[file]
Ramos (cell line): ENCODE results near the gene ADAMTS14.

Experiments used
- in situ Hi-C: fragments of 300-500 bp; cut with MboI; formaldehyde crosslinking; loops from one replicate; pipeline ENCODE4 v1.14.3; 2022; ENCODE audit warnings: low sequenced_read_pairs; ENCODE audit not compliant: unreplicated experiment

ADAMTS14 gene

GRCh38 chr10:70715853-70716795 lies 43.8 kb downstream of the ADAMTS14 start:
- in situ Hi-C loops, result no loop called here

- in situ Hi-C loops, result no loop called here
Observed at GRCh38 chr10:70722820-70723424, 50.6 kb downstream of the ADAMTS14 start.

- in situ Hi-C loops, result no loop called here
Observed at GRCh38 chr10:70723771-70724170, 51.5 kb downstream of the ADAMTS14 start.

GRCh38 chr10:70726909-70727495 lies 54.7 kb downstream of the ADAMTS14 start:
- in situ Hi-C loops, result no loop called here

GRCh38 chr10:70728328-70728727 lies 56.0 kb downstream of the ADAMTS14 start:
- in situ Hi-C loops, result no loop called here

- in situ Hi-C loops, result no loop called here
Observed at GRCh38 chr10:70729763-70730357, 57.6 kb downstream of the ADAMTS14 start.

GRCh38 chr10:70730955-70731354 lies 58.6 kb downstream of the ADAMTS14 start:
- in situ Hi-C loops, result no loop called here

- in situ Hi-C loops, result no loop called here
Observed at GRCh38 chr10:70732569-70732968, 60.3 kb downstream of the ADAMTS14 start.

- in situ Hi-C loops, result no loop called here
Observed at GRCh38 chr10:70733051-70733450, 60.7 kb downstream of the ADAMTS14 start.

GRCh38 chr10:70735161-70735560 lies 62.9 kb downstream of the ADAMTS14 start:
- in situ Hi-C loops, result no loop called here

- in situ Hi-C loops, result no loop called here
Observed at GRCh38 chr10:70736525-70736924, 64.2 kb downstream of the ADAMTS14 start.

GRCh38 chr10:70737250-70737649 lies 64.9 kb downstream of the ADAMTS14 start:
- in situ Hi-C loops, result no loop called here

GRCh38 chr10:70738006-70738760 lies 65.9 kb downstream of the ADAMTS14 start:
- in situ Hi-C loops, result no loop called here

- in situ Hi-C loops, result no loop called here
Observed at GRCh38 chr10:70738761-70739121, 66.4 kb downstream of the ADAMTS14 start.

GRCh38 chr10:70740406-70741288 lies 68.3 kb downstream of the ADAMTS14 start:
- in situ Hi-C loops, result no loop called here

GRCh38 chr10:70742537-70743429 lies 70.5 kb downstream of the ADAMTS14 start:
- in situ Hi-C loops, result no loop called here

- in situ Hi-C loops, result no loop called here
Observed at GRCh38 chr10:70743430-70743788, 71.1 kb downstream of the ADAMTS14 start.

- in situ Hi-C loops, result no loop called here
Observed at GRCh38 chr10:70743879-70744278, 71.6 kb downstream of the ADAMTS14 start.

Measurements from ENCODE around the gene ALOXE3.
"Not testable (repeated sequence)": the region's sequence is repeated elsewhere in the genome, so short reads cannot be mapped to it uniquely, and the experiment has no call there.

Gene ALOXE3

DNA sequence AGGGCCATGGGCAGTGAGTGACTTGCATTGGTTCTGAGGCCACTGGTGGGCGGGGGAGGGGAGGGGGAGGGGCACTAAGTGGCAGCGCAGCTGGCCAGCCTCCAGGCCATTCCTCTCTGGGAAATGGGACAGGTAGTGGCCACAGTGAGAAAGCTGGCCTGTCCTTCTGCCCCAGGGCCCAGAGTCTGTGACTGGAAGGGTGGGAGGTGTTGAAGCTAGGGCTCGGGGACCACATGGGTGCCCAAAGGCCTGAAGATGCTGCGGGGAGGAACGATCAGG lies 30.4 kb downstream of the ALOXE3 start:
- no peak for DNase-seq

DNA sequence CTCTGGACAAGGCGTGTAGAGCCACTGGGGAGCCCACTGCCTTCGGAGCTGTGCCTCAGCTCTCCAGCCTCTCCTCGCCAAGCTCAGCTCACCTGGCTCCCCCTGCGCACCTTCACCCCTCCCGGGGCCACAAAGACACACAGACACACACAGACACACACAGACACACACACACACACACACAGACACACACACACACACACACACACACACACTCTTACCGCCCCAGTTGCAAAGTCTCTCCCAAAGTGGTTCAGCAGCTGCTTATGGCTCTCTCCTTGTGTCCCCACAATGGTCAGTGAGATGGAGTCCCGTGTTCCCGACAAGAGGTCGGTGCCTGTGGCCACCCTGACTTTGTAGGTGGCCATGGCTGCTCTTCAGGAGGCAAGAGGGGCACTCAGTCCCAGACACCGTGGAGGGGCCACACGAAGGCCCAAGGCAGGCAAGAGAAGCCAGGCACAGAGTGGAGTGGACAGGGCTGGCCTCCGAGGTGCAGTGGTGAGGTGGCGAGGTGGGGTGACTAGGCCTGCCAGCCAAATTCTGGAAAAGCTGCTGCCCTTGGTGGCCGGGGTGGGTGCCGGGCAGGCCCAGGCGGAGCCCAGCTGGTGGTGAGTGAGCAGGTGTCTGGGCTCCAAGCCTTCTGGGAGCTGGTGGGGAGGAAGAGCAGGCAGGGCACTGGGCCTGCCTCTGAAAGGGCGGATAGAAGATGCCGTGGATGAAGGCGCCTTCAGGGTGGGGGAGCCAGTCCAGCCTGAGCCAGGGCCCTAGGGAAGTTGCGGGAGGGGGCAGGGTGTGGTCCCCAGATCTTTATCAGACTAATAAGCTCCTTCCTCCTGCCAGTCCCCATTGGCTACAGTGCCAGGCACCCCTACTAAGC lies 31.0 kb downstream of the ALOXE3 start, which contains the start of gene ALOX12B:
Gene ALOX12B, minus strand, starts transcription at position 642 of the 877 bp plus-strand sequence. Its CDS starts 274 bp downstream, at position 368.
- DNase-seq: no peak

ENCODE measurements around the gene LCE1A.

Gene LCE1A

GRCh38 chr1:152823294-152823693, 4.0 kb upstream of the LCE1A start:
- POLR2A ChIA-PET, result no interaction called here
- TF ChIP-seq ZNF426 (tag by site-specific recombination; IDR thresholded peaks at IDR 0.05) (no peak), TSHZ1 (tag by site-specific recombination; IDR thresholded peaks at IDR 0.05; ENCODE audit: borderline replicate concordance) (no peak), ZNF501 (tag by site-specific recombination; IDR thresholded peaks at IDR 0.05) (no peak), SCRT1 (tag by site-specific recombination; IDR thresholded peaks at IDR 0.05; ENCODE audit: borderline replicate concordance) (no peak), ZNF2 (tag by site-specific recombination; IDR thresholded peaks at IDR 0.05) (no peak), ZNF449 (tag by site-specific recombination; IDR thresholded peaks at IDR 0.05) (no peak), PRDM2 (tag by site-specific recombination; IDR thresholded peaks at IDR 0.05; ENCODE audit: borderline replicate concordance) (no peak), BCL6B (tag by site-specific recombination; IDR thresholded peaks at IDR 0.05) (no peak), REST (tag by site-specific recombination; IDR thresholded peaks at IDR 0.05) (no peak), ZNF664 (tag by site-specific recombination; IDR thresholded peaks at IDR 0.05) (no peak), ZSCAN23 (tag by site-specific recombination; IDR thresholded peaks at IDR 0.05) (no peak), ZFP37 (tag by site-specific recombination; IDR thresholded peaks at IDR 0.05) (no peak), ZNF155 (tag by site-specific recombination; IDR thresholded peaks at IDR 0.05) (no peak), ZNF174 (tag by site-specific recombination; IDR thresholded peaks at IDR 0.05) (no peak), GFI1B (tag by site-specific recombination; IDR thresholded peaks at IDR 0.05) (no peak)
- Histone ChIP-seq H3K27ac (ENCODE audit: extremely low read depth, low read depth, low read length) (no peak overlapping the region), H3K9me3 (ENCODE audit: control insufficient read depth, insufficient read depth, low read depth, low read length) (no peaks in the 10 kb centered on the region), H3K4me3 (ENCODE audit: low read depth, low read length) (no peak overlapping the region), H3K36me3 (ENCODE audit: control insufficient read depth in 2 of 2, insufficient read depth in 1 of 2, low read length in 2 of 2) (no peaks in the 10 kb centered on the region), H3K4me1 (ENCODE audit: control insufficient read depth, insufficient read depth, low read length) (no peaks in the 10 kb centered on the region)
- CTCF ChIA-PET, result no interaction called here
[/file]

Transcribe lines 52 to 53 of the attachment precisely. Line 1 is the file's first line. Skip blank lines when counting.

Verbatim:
- POLR2A ChIA-PET, result no interaction called here
- TF ChIP-seq ZNF426 (tag by site-specific recombination; IDR thresholded peaks at IDR 0.05) (no peak), TSHZ1 (tag by site-specific recombination; IDR thresholded peaks at IDR 0.05; ENCODE audit: borderline replicate concordance) (no peak), ZNF501 (tag by site-specific recombination; IDR thresholded peaks at IDR 0.05) (no peak), SCRT1 (tag by site-specific recombination; IDR thresholded peaks at IDR 0.05; ENCODE audit: borderline replicate concordance) (no peak), ZNF2 (tag by site-specific recombination; IDR thresholded peaks at IDR 0.05) (no peak), ZNF449 (tag by site-specific recombination; IDR thresholded peaks at IDR 0.05) (no peak), PRDM2 (tag by site-specific recombination; IDR thresholded peaks at IDR 0.05; ENCODE audit: borderline replicate concordance) (no peak), BCL6B (tag by site-specific recombination; IDR thresholded peaks at IDR 0.05) (no peak), REST (tag by site-specific recombination; IDR thresholded peaks at IDR 0.05) (no peak), ZNF664 (tag by site-specific recombination; IDR thresholded peaks at IDR 0.05) (no peak), ZSCAN23 (tag by site-specific recombination; IDR thresholded peaks at IDR 0.05) (no peak), ZFP37 (tag by site-specific recombination; IDR thresholded peaks at IDR 0.05) (no peak), ZNF155 (tag by site-specific recombination; IDR thresholded peaks at IDR 0.05) (no peak), ZNF174 (tag by site-specific recombination; IDR thresholded peaks at IDR 0.05) (no peak), GFI1B (tag by site-specific recombination; IDR thresholded peaks at IDR 0.05) (no peak)